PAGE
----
Ken Burns makes a big deal out of Duke’s 1956 performance at the Newport Jazz Festival…and for good reason. The band kicked ass, the recording released swung damn hard and was released during a great period of jazz. The recording, however, was cleaned up and augmented for release. And the audience cheers added.

Duke and Strayhorn also began composing for films. This includes the soundtrack to 1959’s Anatomy of Murder, the first soundtrack written exclusively by African-American composers.

In the 60s, he made some recordings with younger jazz musicians in small group settings

Strayhorn developed esophageal cancer and began writing compositions with titles related to his illness.

UMMG (Upper Manhttan Medical group)

Blood Count

In 1965, Duke did the first of his Scared Concerts

In 1966 he even recorded with Sinatra!

Ellington was awarded the Grammy Lifetime Achievement Award in 1966. He was later awarded several other prizes, the Presidential Medal of Freedom in 1969, an Honorary PhD from the Berklee College of Music in 1971, and the Legion of Honor by France in 1973. (I cut and pasted that from Wikipedia).

OK…what I’ve wanted to know for thirteen years is why the promotion for New York City in the months post 9-11 didn’t include some Duke Ellington…”take the A-train downtown again!”. Well…I know the answer. It’s similar to the answer for the question as to why school children are not taught about Duke Ellington.  And why, nationally, we heard no jazz promoting New Orleans post Katrina (until Treme on HBO of course).

I’ll rant about how no one cares about jazz. I’ll complain about the lack gigs. I’ll certainly go on about how jazz in colleges is…peculiar. And don’t get me started on the recording industry. But what really matters is how the United States denies its cultural legacy and marginalizes some of its most enigmatic and prolific icons and producers of that history. If there is anyone that all Americans should be aware of, its Duke Ellington. One thing is for sure, none of our oligarchs could create what Duke did. They may be recreated nobility in the 21st century, but Duke had the title. They ain’t got no soul and money can’t buy you one.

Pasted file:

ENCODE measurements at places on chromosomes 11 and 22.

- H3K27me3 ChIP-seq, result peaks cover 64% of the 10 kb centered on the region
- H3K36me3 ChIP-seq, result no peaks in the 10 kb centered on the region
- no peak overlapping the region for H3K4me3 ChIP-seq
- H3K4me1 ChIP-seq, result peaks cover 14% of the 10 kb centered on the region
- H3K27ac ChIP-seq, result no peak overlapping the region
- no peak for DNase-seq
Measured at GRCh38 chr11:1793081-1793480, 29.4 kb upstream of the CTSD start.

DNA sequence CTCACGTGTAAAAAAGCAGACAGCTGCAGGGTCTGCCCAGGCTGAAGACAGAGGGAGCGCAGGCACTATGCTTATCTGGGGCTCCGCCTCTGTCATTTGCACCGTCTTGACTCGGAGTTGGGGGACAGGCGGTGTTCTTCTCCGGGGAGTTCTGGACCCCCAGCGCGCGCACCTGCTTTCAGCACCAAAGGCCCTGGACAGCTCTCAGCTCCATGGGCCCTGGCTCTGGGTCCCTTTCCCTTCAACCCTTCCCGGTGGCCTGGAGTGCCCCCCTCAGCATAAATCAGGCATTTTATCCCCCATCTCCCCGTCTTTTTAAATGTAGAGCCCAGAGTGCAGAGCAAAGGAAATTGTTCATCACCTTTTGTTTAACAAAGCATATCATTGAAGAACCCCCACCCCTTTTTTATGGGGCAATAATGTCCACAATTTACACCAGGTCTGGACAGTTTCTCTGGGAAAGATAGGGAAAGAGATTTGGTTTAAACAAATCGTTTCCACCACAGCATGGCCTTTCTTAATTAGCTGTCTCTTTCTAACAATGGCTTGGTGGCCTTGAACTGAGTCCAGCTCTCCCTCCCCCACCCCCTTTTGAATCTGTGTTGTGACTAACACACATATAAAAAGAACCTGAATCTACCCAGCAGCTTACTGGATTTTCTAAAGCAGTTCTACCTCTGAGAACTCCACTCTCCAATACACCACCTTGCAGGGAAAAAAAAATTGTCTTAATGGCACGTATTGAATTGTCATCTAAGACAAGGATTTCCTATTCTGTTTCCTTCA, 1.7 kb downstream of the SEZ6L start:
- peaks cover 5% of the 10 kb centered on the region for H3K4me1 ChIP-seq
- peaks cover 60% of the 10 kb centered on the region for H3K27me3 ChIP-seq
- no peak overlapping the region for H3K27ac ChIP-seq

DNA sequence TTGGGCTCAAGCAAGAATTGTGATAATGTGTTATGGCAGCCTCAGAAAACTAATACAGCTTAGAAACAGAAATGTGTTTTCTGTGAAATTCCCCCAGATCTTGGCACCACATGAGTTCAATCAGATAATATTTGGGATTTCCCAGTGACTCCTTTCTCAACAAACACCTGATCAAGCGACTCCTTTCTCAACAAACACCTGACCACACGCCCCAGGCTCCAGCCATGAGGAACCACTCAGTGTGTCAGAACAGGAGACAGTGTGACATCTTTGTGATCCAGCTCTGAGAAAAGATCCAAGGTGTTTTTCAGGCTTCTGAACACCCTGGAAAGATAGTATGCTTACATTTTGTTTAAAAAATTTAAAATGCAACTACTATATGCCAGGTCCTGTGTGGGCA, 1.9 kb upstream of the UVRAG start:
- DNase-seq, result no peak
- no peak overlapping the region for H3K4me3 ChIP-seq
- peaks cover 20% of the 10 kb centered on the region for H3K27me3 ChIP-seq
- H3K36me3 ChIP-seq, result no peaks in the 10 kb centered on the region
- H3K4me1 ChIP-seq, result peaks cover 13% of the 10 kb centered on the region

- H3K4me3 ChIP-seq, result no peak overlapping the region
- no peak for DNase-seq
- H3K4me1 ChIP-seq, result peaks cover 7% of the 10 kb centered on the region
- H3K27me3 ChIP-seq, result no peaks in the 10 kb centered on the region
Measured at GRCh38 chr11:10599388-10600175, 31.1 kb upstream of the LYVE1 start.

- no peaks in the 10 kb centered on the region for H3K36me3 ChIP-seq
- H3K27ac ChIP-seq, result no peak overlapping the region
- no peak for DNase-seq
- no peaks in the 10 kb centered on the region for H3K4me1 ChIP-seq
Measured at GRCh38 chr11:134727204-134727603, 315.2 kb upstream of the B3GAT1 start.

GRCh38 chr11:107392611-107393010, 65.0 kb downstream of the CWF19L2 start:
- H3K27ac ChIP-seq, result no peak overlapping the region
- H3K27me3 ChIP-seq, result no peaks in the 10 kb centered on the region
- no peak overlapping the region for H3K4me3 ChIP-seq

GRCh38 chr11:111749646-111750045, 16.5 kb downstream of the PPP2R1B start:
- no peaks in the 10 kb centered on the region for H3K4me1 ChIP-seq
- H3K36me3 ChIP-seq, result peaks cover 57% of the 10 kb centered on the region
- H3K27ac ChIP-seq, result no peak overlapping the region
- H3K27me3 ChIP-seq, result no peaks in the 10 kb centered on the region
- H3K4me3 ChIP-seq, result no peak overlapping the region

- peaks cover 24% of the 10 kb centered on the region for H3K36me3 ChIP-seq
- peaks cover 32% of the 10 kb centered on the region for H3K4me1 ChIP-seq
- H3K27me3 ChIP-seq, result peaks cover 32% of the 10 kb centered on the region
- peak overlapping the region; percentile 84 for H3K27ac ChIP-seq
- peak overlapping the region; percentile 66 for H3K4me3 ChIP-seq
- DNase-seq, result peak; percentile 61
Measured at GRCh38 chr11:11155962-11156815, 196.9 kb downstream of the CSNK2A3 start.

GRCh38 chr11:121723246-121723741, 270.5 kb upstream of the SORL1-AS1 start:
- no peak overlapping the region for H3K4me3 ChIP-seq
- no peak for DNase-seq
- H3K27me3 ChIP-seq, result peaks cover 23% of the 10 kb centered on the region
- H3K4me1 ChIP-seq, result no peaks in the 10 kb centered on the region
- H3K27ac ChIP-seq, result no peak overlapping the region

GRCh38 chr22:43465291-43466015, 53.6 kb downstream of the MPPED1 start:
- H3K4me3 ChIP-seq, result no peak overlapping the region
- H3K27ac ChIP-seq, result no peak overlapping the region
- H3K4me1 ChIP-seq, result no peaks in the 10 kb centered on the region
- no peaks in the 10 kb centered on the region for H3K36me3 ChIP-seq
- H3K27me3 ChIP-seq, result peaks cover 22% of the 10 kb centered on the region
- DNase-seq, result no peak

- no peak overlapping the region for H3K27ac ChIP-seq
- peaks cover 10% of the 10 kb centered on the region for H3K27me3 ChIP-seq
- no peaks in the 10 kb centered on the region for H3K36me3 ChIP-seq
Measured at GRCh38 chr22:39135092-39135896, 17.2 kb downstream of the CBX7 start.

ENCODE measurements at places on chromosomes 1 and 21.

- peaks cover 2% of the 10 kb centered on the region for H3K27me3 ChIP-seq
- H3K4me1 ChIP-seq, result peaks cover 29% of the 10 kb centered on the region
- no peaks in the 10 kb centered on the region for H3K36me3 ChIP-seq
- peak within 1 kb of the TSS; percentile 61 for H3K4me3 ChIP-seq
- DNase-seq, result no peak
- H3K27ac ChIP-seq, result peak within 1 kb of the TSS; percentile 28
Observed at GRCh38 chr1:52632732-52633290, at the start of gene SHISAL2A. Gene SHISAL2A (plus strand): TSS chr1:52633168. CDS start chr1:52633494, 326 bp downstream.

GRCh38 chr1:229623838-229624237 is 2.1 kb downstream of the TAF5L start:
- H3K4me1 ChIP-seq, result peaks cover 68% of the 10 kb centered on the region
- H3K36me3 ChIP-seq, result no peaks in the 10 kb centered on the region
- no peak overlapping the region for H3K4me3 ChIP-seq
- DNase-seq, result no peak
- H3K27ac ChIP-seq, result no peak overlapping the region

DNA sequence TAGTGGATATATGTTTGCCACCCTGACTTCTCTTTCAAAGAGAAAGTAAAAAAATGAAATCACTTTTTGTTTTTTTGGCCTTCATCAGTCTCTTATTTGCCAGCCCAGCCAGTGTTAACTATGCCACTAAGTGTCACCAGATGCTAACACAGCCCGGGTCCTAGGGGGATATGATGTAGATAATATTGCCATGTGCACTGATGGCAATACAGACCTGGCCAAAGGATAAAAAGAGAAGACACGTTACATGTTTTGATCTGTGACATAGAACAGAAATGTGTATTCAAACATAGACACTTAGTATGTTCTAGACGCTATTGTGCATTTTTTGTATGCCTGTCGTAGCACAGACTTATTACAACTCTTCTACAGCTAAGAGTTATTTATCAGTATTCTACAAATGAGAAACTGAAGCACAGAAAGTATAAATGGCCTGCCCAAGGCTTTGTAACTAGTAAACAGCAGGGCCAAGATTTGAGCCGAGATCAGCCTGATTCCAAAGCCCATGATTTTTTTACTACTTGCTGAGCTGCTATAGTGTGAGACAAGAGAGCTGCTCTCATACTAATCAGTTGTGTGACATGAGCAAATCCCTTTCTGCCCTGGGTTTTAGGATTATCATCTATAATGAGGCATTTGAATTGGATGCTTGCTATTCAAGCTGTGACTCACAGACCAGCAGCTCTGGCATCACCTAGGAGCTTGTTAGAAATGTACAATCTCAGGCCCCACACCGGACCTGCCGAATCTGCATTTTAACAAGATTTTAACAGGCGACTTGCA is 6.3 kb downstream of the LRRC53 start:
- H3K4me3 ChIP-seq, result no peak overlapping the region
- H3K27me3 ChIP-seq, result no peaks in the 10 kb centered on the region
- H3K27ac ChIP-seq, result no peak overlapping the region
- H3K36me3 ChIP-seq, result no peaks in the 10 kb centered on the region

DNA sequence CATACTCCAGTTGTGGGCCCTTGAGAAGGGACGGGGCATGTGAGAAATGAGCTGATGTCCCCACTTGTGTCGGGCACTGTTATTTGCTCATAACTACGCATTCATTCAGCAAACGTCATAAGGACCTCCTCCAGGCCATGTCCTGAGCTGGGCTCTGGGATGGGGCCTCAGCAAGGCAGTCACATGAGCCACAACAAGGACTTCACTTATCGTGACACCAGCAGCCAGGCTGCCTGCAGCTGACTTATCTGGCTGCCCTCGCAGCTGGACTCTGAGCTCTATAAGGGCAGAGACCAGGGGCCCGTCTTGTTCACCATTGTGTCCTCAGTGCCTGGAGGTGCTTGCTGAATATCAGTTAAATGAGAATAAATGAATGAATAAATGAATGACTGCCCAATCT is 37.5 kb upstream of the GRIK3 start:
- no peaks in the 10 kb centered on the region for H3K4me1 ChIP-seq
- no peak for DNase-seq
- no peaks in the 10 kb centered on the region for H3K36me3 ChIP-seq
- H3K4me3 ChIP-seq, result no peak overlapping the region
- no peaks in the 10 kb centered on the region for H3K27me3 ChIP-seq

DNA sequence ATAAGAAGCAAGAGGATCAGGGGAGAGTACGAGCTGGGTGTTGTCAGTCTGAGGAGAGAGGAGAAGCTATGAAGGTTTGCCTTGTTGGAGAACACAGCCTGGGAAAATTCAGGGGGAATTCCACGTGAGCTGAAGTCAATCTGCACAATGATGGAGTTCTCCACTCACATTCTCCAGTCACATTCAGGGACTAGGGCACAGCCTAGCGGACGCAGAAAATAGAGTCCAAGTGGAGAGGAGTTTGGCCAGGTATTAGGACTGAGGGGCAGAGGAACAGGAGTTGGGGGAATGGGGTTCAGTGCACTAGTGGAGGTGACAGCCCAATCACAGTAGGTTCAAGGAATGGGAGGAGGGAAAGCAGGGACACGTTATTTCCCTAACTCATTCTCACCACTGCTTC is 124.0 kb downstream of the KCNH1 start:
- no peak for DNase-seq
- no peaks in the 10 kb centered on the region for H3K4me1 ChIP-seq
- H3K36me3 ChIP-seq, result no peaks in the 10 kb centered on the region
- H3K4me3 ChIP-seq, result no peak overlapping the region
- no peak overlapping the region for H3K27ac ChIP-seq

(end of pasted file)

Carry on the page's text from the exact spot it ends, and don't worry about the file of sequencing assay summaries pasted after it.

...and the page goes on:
The Ken Burn documentary does a great job with Ellington, so please do watch that if you never have! There is such much Duke Ellington and I barely scratch the surface of it today. On the youtubes are several full length concerts from the 60s. I've also failed to mention some of the large number of great musicians who played with Duke; Johnny Hodges, Juan Tzol, Sonny Greer to name a few.

Now that the writing is done and edited and stuffs...I've also finished watching Billy Crystal's new comedy special on HBO, 700 Sundays. In the special, Crystal talks quite a bit about his family's relationship with Jazz. Some of it is rather moving and apparently a very young Billy Crystal was taken to see his first movie, Shane, by none other than Billy Holiday herself.

It’s a busy weekend and a very busy Sunday. I expect to get back to Miles and Trane next week…but I’ve been listening to a ton of Keith Jarrett lately and maybe he goes next week. Thanks for listening and thanks for your support! And don’t forget to support your local Jazz musicians and all local live music.

Originally posted to An Ear for Music on Sun Apr 20, 2014 at 03:00 PM PDT.

Also republished by Protest Music.